As the total impact of Typhoon Haiyan on the Philippines becomes clear and rescue and aid work continues, it appears that the country's flourishing IT and business process outsourcing industry emerged largely unscathed.
Manila, which for around 65 percent of the nation's $16 billion IT and customer management business, was largely unaffected by the killer storm. The typhoon, which ripped across the country on November 8, killed more than 5,000 people, according to the United Nations, and displaced more than three million.
"In some cases, recovery may never take place because they have been all but wiped out," says Jerry Durant, a partner with outsourcing consultancy NeoGroup based in Manila. "But this has zero impact on sourcing as it presently stands."
The Impact on Outsourcing
"In the outsourcing industry, the main issues are not loss of life or property damage," says Frances Karamouzis, research vice president at Gartner. "The main issues are absenteeism due to family issues or volunteer work and also intermittent power grid issues."
Cebu, the second largest outsourcing hub accounting for around 15 percent of industry revenues, was closer to the path of the storm, taking an indirect hit. The city and surrounding area employs 95,000 people in outsourcing, according to the Cebu Investment Promotion Center with the 17 new outsourcing offices opened there in the last year generating 11,000 new jobs.
"Cognizant, which also has a Cebu facility, said it had no loss of life or major issues. But "there [has been] employee absenteeism as people are understandably checking on family and helping with relief efforts," says Karamouzis.
In addition, employees are impacted on a psychological level as they have personal ties to affected areas, says Durant.
Accenture and Country's Trade Group Need to Speak Up
The industry employs about 750,000 professionals in IT and business process outsourcing and is led by 10 to 15 very large vendors (including IBM, Cognizant, Capgemini, Dell, HCL, Genpact, WNS, Infosy, and EXL) and dozens of mid-tier providers. The biggest player is Accenture, which Gartner estimates employs around 35,000 people there.
But neither Accenture nor the country's industry trade group, the Business Processing Association of the Philippines (BPAP), has issued a public statement or regular updates on the effects of the storm that has left clients in the dark.
"This is a sign of immature approach to the current realities of this world of information, social media, et cetera," says Karamouzis, who said officials at the BPAP indicated to her that they don't feel the storm will have a long-term impact on the industry.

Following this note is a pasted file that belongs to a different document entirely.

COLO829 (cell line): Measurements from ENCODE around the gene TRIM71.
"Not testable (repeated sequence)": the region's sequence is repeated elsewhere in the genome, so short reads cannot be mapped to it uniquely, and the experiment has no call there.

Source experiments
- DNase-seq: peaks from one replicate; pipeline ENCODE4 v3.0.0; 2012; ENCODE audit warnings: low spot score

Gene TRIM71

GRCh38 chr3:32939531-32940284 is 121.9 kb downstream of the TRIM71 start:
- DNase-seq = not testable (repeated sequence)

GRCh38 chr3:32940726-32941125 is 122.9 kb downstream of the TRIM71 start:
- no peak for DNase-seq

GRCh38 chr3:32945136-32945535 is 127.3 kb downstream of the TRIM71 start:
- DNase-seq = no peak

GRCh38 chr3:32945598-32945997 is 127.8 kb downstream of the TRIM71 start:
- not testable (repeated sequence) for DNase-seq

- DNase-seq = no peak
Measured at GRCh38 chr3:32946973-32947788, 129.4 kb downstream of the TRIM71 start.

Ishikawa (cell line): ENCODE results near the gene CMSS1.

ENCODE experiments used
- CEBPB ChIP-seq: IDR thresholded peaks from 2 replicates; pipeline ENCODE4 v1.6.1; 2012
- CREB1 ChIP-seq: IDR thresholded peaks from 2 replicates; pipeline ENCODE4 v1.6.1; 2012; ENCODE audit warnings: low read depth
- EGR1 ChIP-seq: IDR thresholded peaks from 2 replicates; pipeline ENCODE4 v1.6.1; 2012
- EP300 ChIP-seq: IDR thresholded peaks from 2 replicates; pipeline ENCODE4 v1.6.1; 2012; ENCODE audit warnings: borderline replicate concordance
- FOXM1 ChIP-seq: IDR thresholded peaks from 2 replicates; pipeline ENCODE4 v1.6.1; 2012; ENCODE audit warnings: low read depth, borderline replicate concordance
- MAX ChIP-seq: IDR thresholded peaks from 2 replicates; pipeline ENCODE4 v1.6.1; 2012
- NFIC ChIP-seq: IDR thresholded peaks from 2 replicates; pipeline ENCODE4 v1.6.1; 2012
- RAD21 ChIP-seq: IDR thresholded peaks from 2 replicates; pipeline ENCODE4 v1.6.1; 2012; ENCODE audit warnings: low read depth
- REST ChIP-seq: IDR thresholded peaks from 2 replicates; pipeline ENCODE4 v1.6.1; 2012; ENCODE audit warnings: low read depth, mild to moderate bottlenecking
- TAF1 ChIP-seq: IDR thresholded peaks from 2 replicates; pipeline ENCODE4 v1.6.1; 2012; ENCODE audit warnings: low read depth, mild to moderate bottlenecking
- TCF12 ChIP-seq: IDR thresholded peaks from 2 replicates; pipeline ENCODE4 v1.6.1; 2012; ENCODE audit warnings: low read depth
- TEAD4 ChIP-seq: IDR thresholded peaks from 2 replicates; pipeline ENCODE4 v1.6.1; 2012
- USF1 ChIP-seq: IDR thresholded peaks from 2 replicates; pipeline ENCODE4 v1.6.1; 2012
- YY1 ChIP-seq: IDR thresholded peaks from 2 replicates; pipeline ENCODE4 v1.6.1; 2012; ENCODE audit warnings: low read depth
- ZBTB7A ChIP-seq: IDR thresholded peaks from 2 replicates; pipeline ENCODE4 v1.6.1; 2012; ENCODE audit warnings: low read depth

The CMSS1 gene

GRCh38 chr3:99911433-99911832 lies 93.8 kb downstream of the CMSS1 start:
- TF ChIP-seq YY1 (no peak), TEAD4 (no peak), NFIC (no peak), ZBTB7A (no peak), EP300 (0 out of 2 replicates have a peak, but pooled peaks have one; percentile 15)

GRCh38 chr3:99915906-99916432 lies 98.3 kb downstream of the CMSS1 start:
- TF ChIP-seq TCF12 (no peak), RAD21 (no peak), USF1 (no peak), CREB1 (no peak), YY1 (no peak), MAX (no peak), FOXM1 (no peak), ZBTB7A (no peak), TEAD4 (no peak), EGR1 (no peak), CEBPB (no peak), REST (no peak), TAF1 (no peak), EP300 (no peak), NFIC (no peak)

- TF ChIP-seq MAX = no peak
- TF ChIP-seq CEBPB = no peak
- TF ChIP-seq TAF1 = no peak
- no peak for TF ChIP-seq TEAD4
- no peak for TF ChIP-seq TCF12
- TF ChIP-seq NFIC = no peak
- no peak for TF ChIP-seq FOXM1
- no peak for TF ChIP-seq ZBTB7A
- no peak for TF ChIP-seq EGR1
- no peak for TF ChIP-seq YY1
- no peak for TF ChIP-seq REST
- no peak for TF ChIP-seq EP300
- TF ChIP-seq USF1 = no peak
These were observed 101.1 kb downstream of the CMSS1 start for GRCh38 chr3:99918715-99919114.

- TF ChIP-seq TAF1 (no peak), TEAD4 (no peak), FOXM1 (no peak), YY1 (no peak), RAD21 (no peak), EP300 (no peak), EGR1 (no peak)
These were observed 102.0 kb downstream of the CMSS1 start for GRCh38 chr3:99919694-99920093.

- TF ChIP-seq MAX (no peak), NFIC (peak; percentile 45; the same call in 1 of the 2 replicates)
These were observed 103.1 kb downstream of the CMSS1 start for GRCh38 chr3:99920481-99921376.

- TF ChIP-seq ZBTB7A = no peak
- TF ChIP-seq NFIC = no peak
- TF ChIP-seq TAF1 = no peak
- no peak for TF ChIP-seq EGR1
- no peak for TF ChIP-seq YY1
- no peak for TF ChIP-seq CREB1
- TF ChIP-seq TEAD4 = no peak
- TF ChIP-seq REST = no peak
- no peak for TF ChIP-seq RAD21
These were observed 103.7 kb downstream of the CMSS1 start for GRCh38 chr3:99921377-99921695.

However, there may also be a number of small players scattered around the islands that were impacted by the typhoon, says Durant. The largest providers tend to have robust disaster recovery and business continuity processes. "They have had the capital to invest plus they have alternate locations to offload work," says Karamouzis.
-- Jerry Durant, Partner with outsourcing consultancy NeoGroup
"It's a low frequency issue so most clients take the risk. However, once it hits, it's difficult to come up with options in the short term."
Indeed, the outsourcing industry in the Philippines was, more than anything, lucky in avoiding the impact of the unprecedented and catastrophic storm.
Can't Prepare for This Magnitude of Disaster
"Even with the best preparation and processes in place, a disaster of this magnitude is an entirely different beast. You can't be prepared for this order of magnitude," says Durant.
"Precautions with respect to elevation, power, communications can all be taken. The issue, however, is that employees who are a part of the servicing organization are impacted. Unless they live at the workplace they are all at risk of peril," says Durant. In terms of facilities, even concrete structures in the path of the typhoon were destroyed.
And while the industry and its major players have been spared, the typhoon will increase the focus of outsourcing customers and providers on location monitoring, says Durant. "Many of the regulators have started to pay attention to this too in the U.S."
It also sheds a light on the importance of the government's role in business relationships, as the Philippines government's response has been criticized.
"This highlights the importance of considering the effectiveness of the government in a region under consideration as a sourcing location," Durant says. "After all, laws in and of themselves are no good without enforcement. A government's self-commitment is heavily weighed against how corrupt the diversion of funds is taking place."